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Metering A City At Night

Published : 22nd December 2004

>Other than shooting with 500 speed film and bracketing exposure (including shooting at 12fps), does anyone have any tips on how to expose for a night shot of a cityscape
(LA's ocean of lights, for example)?

>Thomas Burns
DP, Austin/Los Angeles


>A guide for existing light photography is provided in the Kodak Publication "Pictures by Existing Light":

http://www.kodak.com/global/en/consumer/products/

techInfo/ac61/#57378

>Note that for a EI 400 film, the exposure table on page shows a suggested exposure for "Brightly Lighted Downtown Street Scenes" to be 1/60 second at f/2.8.

>The exposure table shows 1/60 second at f/2.8 for an EI 400 film and a "Brightly Lighted Downtown Street Scene".

>So for 24fps, 180 degree shutter (1/48 second exposure time), an EI 500 motion picture film would require 2/3 stop less exposure than f/2.8. (1/3 stop advantage for the longer exposure time, 1/3 stop advantage for the faster film). So 1/3 stop more open than f/4 should work very well as a starting point for testing.

>Here is the incident light table, which shows that you would need only about 30 footcandles to fully illuminate your main subject at that stop, and probably less (darker) to suit the mood of a nightime scene:

>http://www.kodak.com/US/en/motion/support/h2/ilit.shtml

>John Pytlak
Eastman Kodak Company
http://www.kodak.com/go/motion


>Thomas Burns wrote:

class="Paragraph">>does anyone have any tips on how to expose for a night shot of a >cityscape (LA's ocean of lights, for example)?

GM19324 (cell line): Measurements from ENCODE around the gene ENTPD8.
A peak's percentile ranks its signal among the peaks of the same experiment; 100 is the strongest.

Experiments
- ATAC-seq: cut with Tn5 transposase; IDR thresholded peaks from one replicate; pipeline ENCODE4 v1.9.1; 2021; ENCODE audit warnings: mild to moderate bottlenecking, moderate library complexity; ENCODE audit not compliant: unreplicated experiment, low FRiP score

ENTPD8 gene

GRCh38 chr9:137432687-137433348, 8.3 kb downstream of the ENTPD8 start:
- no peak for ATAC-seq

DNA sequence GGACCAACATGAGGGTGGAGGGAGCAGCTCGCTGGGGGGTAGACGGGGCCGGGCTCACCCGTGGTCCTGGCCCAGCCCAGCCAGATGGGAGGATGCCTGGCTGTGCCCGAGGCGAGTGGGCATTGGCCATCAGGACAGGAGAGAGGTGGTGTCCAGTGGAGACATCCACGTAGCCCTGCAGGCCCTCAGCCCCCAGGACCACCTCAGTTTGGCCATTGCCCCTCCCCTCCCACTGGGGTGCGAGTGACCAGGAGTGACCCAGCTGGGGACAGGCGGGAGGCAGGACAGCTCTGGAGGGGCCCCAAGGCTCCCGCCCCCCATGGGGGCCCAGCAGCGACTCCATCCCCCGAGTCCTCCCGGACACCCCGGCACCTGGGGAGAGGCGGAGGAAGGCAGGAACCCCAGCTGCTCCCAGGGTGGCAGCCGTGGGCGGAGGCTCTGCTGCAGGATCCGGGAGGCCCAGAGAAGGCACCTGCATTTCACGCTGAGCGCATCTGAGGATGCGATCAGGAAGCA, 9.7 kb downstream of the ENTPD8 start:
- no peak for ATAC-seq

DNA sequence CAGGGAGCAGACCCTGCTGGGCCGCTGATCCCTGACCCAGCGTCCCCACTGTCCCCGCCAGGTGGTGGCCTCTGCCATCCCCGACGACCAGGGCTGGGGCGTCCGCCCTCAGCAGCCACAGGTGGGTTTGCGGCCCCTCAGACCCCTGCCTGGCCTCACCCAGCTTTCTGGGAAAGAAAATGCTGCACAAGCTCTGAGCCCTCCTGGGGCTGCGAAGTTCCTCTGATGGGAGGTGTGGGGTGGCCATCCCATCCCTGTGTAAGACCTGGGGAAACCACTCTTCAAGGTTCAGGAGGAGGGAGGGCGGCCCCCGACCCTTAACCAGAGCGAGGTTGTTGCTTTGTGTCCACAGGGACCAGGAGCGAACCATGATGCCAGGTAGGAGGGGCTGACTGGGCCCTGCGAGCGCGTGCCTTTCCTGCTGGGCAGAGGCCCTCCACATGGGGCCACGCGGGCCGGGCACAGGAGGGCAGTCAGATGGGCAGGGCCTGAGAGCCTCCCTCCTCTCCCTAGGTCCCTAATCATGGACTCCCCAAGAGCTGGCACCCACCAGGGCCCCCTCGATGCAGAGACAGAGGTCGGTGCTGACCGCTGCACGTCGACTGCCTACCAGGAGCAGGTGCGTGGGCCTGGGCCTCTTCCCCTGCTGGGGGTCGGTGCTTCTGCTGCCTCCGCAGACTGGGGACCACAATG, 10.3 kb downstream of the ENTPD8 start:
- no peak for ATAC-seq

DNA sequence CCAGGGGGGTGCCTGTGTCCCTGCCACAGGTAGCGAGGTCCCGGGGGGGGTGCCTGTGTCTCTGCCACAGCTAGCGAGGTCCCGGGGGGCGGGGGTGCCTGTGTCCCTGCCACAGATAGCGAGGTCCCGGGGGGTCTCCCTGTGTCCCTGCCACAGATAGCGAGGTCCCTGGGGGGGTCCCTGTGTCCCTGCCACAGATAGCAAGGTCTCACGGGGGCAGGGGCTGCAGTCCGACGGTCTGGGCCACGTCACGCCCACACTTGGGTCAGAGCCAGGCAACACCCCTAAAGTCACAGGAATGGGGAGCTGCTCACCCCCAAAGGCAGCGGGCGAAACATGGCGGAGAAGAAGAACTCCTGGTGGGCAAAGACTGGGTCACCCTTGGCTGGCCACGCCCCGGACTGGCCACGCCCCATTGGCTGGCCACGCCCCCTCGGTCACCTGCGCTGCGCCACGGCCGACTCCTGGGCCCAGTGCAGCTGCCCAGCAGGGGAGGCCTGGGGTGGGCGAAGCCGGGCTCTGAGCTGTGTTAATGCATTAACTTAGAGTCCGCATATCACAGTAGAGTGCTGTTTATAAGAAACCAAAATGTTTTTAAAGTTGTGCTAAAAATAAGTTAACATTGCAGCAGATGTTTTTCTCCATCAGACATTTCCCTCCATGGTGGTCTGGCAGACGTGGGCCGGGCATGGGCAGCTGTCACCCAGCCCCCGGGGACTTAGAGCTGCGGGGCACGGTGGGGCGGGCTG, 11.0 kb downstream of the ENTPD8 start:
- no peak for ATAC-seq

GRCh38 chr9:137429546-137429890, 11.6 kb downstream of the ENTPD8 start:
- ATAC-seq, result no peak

>With all regard to John Pytlak for the "Basic Daylight Exposure" compensation for "Brightly lit Downtown Street Scene," I believe that Mr. Burns wanted a BDE compensation for a "Cityscape at Night".

>If you use f/16 @ 1/ASA sec for BDE, you can use BDE + 13 stops for a "Cityscape @ Night".

>If you use Vision2 500T (5218/7218) you can shoot at a f/1.4 @ 1/8sec or an f/1 @ 1/15sec. These numbers should work for a time-lapse shoot.

>Matt Efsic
Film Student - Brooks Institute of Photography
Ventura, CA


>Matt Efsic wrote:

class="Paragraph">>If you use Vision2 500T (5218/7218) you can shoot at a f/1.4 @ 1/8sec >or an f/1 @ 1/15sec. These numbers should work for a time-lapse >shoot.

>That much exposure for "cityscape at night" may show much more detail in the shadows, but will likely make the lights "bloom" out and lack color detail. I guess it's a matter of the "look" desired.

>As always, test, Test, TEST.

>John Pytlak
Eastman Kodak Company


>Find something (like a building) that looks 18% gray to your eye, meter it, and shoot. I've found that works very well.

Art Adams, DP [film|hidef|video]
San Francisco Bay Area - "Silicon Valley"
Dramatic License #CA14886
http://www.artadams.net/


>Metering a gray card or gray object in the scene to set your exposure will give a "normal" exposure, so it really won't look like night.

>In most cases, you want an exposure that captures the colors and textures of the street lights, vehicle lights, lighted windows, and lighted signs, with the outlines of the buildings just visible in the shadow areas. That's what an EI500 film will see at about f/4 and 24fps. Wet surfaces can make night scenes much more interesting.

>John Pytlak
Eastman Kodak Company


class="Paragraph">>Metering a gray card or gray object in the scene to set your exposure will >give a "normal" exposure, so it really won't look like night.

>I disagree. I've shot footage at night where I've found a building in the shot whose sides look, to my eye, to be 18% gray. I based my exposure off that and everything else fell into place. There are a few things brighter and a lot of things darker, and it still looks like night.

>This doesn't work for shooting scenes in the street but it does work quite well for scenic shots.

>Art Adams, DP [film|hidef|video]
San Francisco Bay Area - "Silicon Valley"
Dramatic License #CA14886